#6

Okay I’ve read a couple responses here so I wanted to dive a little more into why it all still reads on a statement of Control to me.

First off, yes, they completely whiffed it by using the imagery of white supremacy and their early marketing pitches weren’t great. However, i realize it’s a little reductive, but white supremacy is itself about control. it’s about a violent and inhumane belief that the “white man” will lose control they are entitled to if other races are given an equal chance. it’s fear that they will lose control that they forced on others for a long time.

arlo: your comment on what John says is just as much about control to me. He is giving up on the idea that he can control anything. and i think that also goes to the “collective anxiety” that keydemographics mentions. The Seeds are all trying to take control in their own way because the world outside of Hope County is completely and utterly falling apart, as seen in the ending.

But here, in Hope County, the seeds are using their tactics to control and the resistance wants to take control back. though I really wish the game had made its own comment on the idea that these people are fighting back and forth for control, and if the resistance wins (and the game ended differently) they would have to turn control of Hope County back to the state and federal governments, so what do they achieve by stopping the Seed family?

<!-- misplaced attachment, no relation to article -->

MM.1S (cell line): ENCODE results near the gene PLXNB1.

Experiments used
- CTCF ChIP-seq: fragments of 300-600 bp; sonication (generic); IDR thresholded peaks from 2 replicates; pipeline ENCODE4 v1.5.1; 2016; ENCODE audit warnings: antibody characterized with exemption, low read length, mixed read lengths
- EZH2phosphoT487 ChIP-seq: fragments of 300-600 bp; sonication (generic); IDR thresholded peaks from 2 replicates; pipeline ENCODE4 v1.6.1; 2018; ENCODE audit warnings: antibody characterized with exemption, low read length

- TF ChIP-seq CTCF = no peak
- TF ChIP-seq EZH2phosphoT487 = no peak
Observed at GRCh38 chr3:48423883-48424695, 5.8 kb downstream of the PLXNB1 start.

I am giving the impression that i believe the game is well written, it’s not. Again, as keydemographics says, they don’t actually go far enough to make these statements externally, it’s all in just what they are doing and again in that mechanic that you are not allowed to be in control of the story elements either. Jacob is using psychiatry, a practice we tell soldiers to use to deal with their PTSD, and turning people into more mindless soldiers. Faith is basically living out the “Fluoride is a mind control drug” conspiracy theory. John is using extreme self-help guru bullshit to get people to hurt themselves and then submit.

there’s a version of all these things that works much better, either from better writing, some tweaking to the resistance point system.